Wednesday, June 27, 2012
Two planets very close to each other
Two exoplanets, a rocky like Earth and other gaseous like Neptune, evolve to a very small distance from each other, a discovery that intrigues astronomers who had never observed a similar phenomenon.
It is like imagining that instead of a full moon rising on the horizon, lifted a giant gas planet appears to be three times bigger than this, say the researchers, whose work was published Thursday in the U.S., in the online edition of the journal Science.
That world is so different to ours does exist and is located about 1,200 light years from Earth (one light year corresponds to 9,460,000 kilometers). This star system was named Kepler-36, in honor of a U.S. space telescope dedicated to searching for planets outside our solar system (exoplanets).
"These two planets pass very close to each other," said Josh Carter, the Center for Astrophysics, Harvard-Smithsonian, and one of the principal authors of these investigations.
"These (planets) are the closest we have ever been observed in a planetary system," added astronomer Eric Agol, University of Washington.
The two planets are at their closest point every 97 days on average and are separated by a distance five times lower than that between the Earth and Moon, which translates into about 1.9 million kilometers.
These astronomers found two planets by analyzing the data collected by the Kepler telescope capable of detecting an exoplanet as it passes in front of a star then briefly lowering its splendor.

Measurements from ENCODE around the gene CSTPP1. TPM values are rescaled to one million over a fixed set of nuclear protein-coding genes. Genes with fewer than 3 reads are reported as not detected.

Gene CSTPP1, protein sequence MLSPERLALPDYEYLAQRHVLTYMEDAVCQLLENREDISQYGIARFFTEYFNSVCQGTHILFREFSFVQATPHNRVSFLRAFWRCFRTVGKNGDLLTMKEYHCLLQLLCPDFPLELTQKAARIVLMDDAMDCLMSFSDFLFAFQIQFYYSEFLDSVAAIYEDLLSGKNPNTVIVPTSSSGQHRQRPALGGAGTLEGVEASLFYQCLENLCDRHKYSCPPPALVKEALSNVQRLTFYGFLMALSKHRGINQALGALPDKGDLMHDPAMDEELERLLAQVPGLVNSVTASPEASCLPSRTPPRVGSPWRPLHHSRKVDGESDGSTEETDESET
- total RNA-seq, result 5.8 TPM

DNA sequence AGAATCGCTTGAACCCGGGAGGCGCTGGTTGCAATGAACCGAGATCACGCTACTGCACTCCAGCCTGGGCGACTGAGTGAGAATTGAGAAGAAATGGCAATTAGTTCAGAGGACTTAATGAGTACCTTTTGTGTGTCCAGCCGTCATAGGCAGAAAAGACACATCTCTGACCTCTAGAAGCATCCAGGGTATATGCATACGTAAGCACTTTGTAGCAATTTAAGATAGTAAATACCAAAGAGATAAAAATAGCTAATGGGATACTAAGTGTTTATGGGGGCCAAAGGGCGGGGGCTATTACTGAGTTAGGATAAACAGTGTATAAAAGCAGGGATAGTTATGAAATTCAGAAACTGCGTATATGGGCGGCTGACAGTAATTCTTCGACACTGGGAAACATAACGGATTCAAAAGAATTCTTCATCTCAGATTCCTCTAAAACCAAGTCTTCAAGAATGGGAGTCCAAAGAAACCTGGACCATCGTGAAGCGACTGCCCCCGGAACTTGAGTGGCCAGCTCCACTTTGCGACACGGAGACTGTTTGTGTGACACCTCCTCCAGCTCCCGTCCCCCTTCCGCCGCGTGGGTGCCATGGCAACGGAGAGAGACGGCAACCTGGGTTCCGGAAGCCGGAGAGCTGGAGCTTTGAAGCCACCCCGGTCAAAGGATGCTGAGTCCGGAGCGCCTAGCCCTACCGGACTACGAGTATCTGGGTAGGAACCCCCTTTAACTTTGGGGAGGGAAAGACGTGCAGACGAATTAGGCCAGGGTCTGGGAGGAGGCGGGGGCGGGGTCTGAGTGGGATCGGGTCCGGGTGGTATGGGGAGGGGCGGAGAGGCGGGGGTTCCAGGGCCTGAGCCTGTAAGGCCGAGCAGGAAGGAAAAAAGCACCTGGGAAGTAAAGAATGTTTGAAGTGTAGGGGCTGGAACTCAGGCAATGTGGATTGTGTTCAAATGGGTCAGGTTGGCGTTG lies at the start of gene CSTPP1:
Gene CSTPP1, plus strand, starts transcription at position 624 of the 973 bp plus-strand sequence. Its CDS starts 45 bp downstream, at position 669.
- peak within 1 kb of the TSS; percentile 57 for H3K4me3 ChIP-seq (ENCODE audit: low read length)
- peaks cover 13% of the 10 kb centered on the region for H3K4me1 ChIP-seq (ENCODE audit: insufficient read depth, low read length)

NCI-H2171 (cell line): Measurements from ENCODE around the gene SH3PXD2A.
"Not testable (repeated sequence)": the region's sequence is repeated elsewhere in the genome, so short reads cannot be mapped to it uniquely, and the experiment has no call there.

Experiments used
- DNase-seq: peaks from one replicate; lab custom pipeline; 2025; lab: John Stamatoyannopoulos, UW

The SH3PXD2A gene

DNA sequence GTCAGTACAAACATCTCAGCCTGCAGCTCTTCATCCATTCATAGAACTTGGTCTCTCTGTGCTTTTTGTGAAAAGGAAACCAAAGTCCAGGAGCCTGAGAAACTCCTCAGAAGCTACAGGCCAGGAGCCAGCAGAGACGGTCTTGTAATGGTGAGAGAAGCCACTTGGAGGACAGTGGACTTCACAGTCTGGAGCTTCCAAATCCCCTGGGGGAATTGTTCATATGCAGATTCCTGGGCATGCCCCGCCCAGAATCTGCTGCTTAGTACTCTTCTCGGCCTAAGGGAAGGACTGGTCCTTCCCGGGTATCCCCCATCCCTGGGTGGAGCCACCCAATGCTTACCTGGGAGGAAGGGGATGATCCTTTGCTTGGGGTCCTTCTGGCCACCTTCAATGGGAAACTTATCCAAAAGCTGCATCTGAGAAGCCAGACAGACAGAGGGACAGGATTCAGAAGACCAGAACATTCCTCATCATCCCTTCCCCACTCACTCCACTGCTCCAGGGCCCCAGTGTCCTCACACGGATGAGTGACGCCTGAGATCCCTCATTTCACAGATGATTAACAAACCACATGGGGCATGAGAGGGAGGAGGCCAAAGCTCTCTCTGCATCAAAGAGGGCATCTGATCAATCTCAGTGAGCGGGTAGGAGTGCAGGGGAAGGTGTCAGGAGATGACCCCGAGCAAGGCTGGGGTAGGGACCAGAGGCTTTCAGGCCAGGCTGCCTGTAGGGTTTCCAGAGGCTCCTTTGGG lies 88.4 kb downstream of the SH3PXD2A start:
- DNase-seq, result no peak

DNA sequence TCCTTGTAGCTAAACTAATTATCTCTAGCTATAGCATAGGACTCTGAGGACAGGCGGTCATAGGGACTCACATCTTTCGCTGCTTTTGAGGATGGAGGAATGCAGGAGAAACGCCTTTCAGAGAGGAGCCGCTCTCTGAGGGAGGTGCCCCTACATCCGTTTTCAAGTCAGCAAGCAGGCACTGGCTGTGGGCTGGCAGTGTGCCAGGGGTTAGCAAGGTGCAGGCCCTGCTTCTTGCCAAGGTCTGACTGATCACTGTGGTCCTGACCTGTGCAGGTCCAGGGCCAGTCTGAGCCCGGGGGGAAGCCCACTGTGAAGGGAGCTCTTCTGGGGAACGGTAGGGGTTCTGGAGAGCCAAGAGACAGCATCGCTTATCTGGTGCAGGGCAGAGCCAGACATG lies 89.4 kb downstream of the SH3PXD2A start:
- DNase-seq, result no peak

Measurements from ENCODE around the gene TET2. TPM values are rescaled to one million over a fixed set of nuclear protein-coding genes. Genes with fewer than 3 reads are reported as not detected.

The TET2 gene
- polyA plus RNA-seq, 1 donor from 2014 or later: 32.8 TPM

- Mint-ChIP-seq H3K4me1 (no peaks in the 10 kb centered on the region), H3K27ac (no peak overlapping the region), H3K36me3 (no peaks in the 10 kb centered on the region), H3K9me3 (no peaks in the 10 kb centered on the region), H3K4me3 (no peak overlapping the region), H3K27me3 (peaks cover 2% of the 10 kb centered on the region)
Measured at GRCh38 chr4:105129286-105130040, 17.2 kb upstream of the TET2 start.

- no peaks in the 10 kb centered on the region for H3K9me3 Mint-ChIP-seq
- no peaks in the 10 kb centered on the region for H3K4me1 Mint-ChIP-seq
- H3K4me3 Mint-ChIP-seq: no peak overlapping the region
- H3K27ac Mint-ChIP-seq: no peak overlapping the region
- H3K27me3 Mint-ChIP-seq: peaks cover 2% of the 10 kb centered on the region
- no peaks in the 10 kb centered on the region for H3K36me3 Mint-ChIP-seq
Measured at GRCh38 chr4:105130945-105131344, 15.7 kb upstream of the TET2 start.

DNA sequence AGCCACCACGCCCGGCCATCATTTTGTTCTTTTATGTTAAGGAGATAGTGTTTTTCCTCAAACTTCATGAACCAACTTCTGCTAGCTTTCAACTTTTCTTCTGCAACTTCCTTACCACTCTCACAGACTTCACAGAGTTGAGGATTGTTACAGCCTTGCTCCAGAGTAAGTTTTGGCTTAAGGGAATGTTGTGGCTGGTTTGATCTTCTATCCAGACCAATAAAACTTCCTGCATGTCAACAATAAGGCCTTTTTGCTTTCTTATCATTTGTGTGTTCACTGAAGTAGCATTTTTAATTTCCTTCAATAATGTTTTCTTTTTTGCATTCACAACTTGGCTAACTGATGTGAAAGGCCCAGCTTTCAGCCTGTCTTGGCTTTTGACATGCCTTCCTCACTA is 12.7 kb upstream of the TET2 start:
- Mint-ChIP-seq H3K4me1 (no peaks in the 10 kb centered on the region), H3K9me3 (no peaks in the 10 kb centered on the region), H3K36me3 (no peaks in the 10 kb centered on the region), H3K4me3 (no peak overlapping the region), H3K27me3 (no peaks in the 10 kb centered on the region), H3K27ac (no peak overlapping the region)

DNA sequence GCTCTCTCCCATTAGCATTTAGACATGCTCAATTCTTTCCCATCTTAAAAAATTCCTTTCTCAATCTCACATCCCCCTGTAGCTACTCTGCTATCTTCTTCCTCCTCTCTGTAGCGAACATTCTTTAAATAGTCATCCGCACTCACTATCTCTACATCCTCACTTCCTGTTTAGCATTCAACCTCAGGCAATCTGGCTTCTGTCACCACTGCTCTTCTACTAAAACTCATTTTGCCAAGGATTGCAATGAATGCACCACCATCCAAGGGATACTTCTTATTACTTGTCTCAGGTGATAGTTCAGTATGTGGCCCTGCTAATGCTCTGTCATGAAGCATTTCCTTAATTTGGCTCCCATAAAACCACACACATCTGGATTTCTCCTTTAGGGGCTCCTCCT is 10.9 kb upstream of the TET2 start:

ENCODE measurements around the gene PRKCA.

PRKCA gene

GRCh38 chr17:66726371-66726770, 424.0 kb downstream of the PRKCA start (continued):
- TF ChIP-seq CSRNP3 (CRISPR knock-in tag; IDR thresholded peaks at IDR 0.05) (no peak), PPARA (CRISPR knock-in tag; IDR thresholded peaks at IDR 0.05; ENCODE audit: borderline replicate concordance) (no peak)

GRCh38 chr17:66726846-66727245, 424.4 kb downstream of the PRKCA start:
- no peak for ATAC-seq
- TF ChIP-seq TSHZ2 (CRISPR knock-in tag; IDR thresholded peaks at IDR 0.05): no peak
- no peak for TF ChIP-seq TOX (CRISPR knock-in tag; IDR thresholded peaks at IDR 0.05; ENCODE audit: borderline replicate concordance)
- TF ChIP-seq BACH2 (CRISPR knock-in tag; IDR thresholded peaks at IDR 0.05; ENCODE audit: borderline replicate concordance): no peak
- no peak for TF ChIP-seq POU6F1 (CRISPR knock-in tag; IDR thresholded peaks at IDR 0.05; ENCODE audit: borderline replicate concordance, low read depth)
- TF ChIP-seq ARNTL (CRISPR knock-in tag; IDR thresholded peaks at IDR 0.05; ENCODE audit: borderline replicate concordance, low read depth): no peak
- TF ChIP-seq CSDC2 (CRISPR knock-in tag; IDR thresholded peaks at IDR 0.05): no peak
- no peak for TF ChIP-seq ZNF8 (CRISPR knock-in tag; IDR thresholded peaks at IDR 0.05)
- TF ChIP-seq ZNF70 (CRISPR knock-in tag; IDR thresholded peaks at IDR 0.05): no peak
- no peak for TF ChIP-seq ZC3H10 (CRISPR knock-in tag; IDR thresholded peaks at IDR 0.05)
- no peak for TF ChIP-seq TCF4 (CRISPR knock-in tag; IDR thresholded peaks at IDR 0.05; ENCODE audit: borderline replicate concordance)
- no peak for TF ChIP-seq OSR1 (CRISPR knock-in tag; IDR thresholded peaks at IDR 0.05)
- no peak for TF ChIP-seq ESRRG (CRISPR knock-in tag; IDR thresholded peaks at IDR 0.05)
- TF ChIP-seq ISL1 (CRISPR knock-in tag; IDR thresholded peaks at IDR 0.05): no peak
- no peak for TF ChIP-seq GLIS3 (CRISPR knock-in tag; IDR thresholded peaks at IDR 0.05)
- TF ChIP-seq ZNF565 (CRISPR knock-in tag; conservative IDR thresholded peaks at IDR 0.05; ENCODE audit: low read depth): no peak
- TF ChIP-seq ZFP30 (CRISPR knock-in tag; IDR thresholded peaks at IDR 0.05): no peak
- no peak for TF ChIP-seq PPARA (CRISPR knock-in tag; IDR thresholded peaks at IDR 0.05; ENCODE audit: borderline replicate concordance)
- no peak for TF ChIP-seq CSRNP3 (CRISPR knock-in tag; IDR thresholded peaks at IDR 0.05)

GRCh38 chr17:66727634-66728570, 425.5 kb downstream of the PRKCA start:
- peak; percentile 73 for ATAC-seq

This new planetary system has only two planets in orbit around a star that could resemble our Sun, but several thousand years older.
The planet closest to the star, Kepler-36b, is rocky like Earth, about 1.5 times larger than this, and has a mass 4.5 times higher. This planet orbits its star in 14 days at an average distance of less than 17.7 million kilometers.
The second planet, Kepler-36c is a gas and 3.7 times larger than Earth and a mass eight times.
This "hot Neptune", the largest of the two, named for its proximity to its star, orbiting around it in 16 days at a distance of 36.21 million miles.
With reference to Kepler-36c is much larger than our moon, its movement must offer a spectacular view of the sky seen from Kepler-36b. Situation highly unlikely to experience any population, since all indications are that there is no life on these planets.
Such proximity between two exoplanets also causes enormous gravitational forces that compress and expand, these astronomers suggest, trying to understand how these two very different planets in orbits could be found so close.
In our solar system, rocky planets like Earth, Mars and Mercury are close to the sun, while those that are gaseous like Jupiter, Saturn, Uranus and Neptune evolve at a greater distance.
However, although the Kepler-36 star system was the first to demonstrate a closeness between a rock and a gaseous planet, it is likely that this phenomenon is not an unusual circumstance outside our galaxy, the Milky Way.
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